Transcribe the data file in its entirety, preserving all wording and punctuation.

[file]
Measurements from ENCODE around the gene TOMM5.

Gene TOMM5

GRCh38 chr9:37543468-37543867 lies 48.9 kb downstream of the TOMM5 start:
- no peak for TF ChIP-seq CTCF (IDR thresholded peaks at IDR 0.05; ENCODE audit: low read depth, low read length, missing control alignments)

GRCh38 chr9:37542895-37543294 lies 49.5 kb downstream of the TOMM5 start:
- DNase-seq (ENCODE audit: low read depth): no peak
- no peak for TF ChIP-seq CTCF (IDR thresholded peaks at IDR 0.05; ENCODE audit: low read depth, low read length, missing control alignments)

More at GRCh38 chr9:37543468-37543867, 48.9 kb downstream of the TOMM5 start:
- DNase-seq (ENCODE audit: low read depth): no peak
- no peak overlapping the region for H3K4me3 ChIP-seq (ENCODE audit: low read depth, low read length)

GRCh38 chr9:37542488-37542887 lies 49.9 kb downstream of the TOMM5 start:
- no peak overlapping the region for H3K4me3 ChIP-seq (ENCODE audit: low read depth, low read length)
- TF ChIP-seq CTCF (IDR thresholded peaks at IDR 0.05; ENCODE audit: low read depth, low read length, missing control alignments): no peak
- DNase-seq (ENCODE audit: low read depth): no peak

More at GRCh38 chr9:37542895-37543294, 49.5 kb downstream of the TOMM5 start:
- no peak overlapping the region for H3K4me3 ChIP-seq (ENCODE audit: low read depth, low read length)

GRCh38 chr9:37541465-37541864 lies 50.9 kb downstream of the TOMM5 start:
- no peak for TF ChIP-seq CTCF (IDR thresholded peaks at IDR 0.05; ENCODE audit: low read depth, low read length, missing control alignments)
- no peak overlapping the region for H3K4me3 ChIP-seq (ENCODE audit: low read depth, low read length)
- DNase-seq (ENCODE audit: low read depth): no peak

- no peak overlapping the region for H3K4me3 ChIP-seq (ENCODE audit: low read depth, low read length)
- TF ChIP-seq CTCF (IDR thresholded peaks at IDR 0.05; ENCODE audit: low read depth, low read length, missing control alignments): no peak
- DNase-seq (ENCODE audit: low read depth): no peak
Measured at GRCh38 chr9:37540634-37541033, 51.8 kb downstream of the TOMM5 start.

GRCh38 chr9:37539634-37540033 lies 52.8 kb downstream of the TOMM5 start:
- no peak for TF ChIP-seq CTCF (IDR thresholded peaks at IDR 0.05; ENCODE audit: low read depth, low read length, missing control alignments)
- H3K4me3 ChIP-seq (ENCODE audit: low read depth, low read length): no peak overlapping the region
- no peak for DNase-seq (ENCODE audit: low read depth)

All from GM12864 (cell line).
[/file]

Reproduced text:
Measurements from ENCODE around the gene TOMM5.

Gene TOMM5

GRCh38 chr9:37543468-37543867 lies 48.9 kb downstream of the TOMM5 start:
- no peak for TF ChIP-seq CTCF (IDR thresholded peaks at IDR 0.05; ENCODE audit: low read depth, low read length, missing control alignments)

GRCh38 chr9:37542895-37543294 lies 49.5 kb downstream of the TOMM5 start:
- DNase-seq (ENCODE audit: low read depth): no peak
- no peak for TF ChIP-seq CTCF (IDR thresholded peaks at IDR 0.05; ENCODE audit: low read depth, low read length, missing control alignments)

More at GRCh38 chr9:37543468-37543867, 48.9 kb downstream of the TOMM5 start:
- DNase-seq (ENCODE audit: low read depth): no peak
- no peak overlapping the region for H3K4me3 ChIP-seq (ENCODE audit: low read depth, low read length)

GRCh38 chr9:37542488-37542887 lies 49.9 kb downstream of the TOMM5 start:
- no peak overlapping the region for H3K4me3 ChIP-seq (ENCODE audit: low read depth, low read length)
- TF ChIP-seq CTCF (IDR thresholded peaks at IDR 0.05; ENCODE audit: low read depth, low read length, missing control alignments): no peak
- DNase-seq (ENCODE audit: low read depth): no peak

More at GRCh38 chr9:37542895-37543294, 49.5 kb downstream of the TOMM5 start:
- no peak overlapping the region for H3K4me3 ChIP-seq (ENCODE audit: low read depth, low read length)

GRCh38 chr9:37541465-37541864 lies 50.9 kb downstream of the TOMM5 start:
- no peak for TF ChIP-seq CTCF (IDR thresholded peaks at IDR 0.05; ENCODE audit: low read depth, low read length, missing control alignments)
- no peak overlapping the region for H3K4me3 ChIP-seq (ENCODE audit: low read depth, low read length)
- DNase-seq (ENCODE audit: low read depth): no peak

- no peak overlapping the region for H3K4me3 ChIP-seq (ENCODE audit: low read depth, low read length)
- TF ChIP-seq CTCF (IDR thresholded peaks at IDR 0.05; ENCODE audit: low read depth, low read length, missing control alignments): no peak
- DNase-seq (ENCODE audit: low read depth): no peak
Measured at GRCh38 chr9:37540634-37541033, 51.8 kb downstream of the TOMM5 start.

GRCh38 chr9:37539634-37540033 lies 52.8 kb downstream of the TOMM5 start:
- no peak for TF ChIP-seq CTCF (IDR thresholded peaks at IDR 0.05; ENCODE audit: low read depth, low read length, missing control alignments)
- H3K4me3 ChIP-seq (ENCODE audit: low read depth, low read length): no peak overlapping the region
- no peak for DNase-seq (ENCODE audit: low read depth)

All from GM12864 (cell line).